Consumers don’t want budgeting tools that require effort on their part. They want solutions that will make decisions on their behalf. From reducing debt, increasing savings, determining the best time to pay a bill, or avoiding a fee, consumers want their financial institution to be empathetic to their personal and financial needs. This is why firms like Betterment, SoFi, Credit Karma, Chime and Wealthfront have appealed to consumers.
Consumers who are stressed about their finances, and want to simplify their life, want a hands-free approach to managing their money.
Part of this personalized engagement process is letting customers determine the touchpoint they want to use as opposed to forcing them to use a branch, digital channel or other engagement method. The key is for financial institutions to continually collect insights that can help anticipate needs and the best channel for engagement. This can be as digital as a chatbot … or as personal as a call from a human. The key is to be consistent across all available channels.
Consumers Want More Than Commoditized Products
Consumers do not enjoy managing their finances, especially during times of stress. Fintech firms have illustrated that many daunting financial chores like budgeting, investing, saving and even borrowing can be simplified. Beyond simplification and personalization, consumers want solutions that will empower them to proactively make better decisions themselves.
Financial institutions must position financial well-being as a core principle and illustrate how digital products and services create value. For instance, providing tools for better decision making will solidify consumer relationships and differentiate your solutions in the marketplace. These tools should include analytics, calculators, and projection tools that illustrate current financial positions and how improvements can be made. AI assistants and even simple projection tools can display a level of empathy that the consumer desires.
During this learning process, engagement with the consumer increases (which creates loyalty). By monitoring how the consumer engages with the tools provided, financial institutions can respond to common queries, provide account/balance data, send warnings and reminders via text or chat, set up recurring payments, etc. Some organizations have already taken this step, such as Bank of America with its digital assistant, Erica and its Life Plan app.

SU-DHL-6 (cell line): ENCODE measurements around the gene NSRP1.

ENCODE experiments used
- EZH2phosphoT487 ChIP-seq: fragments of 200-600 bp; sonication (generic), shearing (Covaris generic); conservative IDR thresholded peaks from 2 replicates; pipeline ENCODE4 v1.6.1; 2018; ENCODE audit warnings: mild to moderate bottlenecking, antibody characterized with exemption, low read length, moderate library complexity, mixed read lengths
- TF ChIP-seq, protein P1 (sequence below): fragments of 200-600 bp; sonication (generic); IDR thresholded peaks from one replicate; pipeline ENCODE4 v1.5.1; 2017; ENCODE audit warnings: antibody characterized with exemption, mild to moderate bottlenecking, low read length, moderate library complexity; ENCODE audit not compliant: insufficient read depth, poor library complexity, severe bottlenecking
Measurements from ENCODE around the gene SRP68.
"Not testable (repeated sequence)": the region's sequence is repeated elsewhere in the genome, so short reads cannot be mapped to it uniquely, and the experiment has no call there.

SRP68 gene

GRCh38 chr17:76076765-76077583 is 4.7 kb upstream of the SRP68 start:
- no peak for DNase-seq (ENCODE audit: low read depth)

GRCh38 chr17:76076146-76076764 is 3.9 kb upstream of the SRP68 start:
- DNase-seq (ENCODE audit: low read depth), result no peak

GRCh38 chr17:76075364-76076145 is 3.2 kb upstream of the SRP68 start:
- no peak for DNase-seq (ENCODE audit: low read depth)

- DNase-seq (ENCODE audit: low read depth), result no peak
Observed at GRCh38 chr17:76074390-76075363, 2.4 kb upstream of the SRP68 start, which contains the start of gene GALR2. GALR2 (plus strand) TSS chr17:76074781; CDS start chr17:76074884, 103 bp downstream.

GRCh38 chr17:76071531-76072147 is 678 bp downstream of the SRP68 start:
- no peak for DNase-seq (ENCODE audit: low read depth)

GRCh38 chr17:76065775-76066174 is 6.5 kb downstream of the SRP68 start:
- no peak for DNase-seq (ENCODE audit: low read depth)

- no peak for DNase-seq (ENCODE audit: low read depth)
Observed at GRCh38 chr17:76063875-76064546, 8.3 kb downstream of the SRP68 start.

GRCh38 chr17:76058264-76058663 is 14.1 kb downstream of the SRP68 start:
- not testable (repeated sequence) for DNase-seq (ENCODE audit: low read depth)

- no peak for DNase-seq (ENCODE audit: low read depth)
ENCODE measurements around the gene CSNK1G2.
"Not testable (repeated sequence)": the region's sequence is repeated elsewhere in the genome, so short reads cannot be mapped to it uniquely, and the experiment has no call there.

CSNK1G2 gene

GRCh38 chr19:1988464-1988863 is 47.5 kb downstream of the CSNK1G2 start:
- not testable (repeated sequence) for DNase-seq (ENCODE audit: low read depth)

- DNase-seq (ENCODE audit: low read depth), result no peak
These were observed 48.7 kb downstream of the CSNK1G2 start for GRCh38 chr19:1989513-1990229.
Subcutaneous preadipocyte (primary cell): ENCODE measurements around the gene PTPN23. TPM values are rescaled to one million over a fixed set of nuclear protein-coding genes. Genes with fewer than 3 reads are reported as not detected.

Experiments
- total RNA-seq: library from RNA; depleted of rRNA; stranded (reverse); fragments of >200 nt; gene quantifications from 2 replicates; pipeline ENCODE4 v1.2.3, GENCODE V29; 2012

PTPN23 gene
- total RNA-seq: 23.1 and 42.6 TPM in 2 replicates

Consumers want faster access to better information through digital tools to develop and maintain a sense of financial well-being.
Here are some ways banks can illustrate a more empathetic perspective of helping consumers meet their financial needs:
- Put the consumer at the forefront. Build financial solutions that empower consumers to manage their finances more effectively.
- Leverage digital capabilities. Create digital solutions that are fast, simple, proactive and personalized. Digital functionality provides the benefits of scale and context.
- Deploy data and insights. As opposed to simply using data for internal reports, deploy data and insights to customer-facing employees as well as to consumers themselves to help them make better financial decisions.
- Partner with solution providers. Many of the best financial management solutions already exist in the marketplace. Rather than building from scratch, find solution providers or fintech firms that currently meet an important consumer need and collaborate. This will save time and money and provide increased flexibility.
Consumers want more than a traditional checking, savings, credit card or loan relationship. They want a financial institution that is interested in them on a personalized basis and is empathetic to their specific financial needs and overall financial well-being.
According to Accenture, “The growing maturity of today’s AI solutions, paired with customers’ growing willingness to use digital channels even for complex interactions, gives banking leaders the opportunity to not only offer more personalized services and experiences, but to do so at scale. This can give banks a sustainable competitive advantage.”